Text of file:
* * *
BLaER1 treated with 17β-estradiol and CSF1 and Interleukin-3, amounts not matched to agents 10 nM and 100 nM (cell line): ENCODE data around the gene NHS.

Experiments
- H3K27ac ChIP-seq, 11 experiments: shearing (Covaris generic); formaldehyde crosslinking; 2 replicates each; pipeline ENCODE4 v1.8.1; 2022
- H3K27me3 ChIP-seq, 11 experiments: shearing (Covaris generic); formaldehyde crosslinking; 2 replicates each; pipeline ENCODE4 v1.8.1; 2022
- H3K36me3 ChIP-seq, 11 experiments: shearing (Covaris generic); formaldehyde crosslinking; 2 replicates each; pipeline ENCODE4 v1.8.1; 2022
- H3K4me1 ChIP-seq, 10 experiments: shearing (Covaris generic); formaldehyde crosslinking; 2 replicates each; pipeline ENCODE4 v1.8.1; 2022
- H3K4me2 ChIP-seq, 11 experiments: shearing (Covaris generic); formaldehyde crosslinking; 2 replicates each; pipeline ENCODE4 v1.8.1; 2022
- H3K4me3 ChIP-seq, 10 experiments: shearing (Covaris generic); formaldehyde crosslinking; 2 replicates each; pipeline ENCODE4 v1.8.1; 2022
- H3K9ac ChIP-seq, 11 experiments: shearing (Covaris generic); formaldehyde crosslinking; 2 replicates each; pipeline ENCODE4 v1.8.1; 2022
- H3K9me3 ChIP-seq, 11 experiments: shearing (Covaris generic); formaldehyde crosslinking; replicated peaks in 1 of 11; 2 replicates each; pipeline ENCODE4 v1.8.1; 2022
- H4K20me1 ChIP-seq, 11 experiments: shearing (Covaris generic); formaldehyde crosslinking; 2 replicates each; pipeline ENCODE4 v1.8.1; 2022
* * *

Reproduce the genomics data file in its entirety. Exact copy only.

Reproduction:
BLaER1 treated with 17β-estradiol and CSF1 and Interleukin-3, amounts not matched to agents 10 nM and 100 nM (cell line): ENCODE data around the gene NHS.

Experiments
- H3K27ac ChIP-seq, 11 experiments: shearing (Covaris generic); formaldehyde crosslinking; 2 replicates each; pipeline ENCODE4 v1.8.1; 2022
- H3K27me3 ChIP-seq, 11 experiments: shearing (Covaris generic); formaldehyde crosslinking; 2 replicates each; pipeline ENCODE4 v1.8.1; 2022
- H3K36me3 ChIP-seq, 11 experiments: shearing (Covaris generic); formaldehyde crosslinking; 2 replicates each; pipeline ENCODE4 v1.8.1; 2022
- H3K4me1 ChIP-seq, 10 experiments: shearing (Covaris generic); formaldehyde crosslinking; 2 replicates each; pipeline ENCODE4 v1.8.1; 2022
- H3K4me2 ChIP-seq, 11 experiments: shearing (Covaris generic); formaldehyde crosslinking; 2 replicates each; pipeline ENCODE4 v1.8.1; 2022
- H3K4me3 ChIP-seq, 10 experiments: shearing (Covaris generic); formaldehyde crosslinking; 2 replicates each; pipeline ENCODE4 v1.8.1; 2022
- H3K9ac ChIP-seq, 11 experiments: shearing (Covaris generic); formaldehyde crosslinking; 2 replicates each; pipeline ENCODE4 v1.8.1; 2022
- H3K9me3 ChIP-seq, 11 experiments: shearing (Covaris generic); formaldehyde crosslinking; replicated peaks in 1 of 11; 2 replicates each; pipeline ENCODE4 v1.8.1; 2022
- H4K20me1 ChIP-seq, 11 experiments: shearing (Covaris generic); formaldehyde crosslinking; 2 replicates each; pipeline ENCODE4 v1.8.1; 2022